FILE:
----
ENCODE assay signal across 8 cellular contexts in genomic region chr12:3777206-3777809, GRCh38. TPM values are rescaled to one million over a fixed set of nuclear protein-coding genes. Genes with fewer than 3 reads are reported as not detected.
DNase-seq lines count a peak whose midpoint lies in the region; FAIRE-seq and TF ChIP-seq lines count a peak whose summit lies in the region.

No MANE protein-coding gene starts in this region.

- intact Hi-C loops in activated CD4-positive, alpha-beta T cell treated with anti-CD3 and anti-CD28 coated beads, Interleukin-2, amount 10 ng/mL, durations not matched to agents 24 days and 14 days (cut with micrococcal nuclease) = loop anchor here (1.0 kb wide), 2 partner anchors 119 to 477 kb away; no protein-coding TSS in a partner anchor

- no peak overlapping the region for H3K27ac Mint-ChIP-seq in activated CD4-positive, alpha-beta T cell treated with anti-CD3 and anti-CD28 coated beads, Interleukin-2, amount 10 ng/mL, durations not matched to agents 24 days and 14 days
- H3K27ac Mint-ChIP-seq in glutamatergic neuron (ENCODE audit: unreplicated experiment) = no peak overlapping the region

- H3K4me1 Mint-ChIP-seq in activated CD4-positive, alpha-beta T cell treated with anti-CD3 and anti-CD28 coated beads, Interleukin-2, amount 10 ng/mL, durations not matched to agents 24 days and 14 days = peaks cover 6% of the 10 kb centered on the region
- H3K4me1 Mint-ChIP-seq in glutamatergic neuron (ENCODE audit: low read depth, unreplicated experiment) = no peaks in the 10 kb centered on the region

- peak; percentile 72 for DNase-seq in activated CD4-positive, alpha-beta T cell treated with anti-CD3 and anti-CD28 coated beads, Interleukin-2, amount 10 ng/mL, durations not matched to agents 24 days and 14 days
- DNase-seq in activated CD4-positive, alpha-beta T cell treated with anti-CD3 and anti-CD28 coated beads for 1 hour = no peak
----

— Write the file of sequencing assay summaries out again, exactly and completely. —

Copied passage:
ENCODE assay signal across 8 cellular contexts in genomic region chr12:3777206-3777809, GRCh38. TPM values are rescaled to one million over a fixed set of nuclear protein-coding genes. Genes with fewer than 3 reads are reported as not detected.
DNase-seq lines count a peak whose midpoint lies in the region; FAIRE-seq and TF ChIP-seq lines count a peak whose summit lies in the region.

No MANE protein-coding gene starts in this region.

- intact Hi-C loops in activated CD4-positive, alpha-beta T cell treated with anti-CD3 and anti-CD28 coated beads, Interleukin-2, amount 10 ng/mL, durations not matched to agents 24 days and 14 days (cut with micrococcal nuclease) = loop anchor here (1.0 kb wide), 2 partner anchors 119 to 477 kb away; no protein-coding TSS in a partner anchor

- no peak overlapping the region for H3K27ac Mint-ChIP-seq in activated CD4-positive, alpha-beta T cell treated with anti-CD3 and anti-CD28 coated beads, Interleukin-2, amount 10 ng/mL, durations not matched to agents 24 days and 14 days
- H3K27ac Mint-ChIP-seq in glutamatergic neuron (ENCODE audit: unreplicated experiment) = no peak overlapping the region

- H3K4me1 Mint-ChIP-seq in activated CD4-positive, alpha-beta T cell treated with anti-CD3 and anti-CD28 coated beads, Interleukin-2, amount 10 ng/mL, durations not matched to agents 24 days and 14 days = peaks cover 6% of the 10 kb centered on the region
- H3K4me1 Mint-ChIP-seq in glutamatergic neuron (ENCODE audit: low read depth, unreplicated experiment) = no peaks in the 10 kb centered on the region

- peak; percentile 72 for DNase-seq in activated CD4-positive, alpha-beta T cell treated with anti-CD3 and anti-CD28 coated beads, Interleukin-2, amount 10 ng/mL, durations not matched to agents 24 days and 14 days
- DNase-seq in activated CD4-positive, alpha-beta T cell treated with anti-CD3 and anti-CD28 coated beads for 1 hour = no peak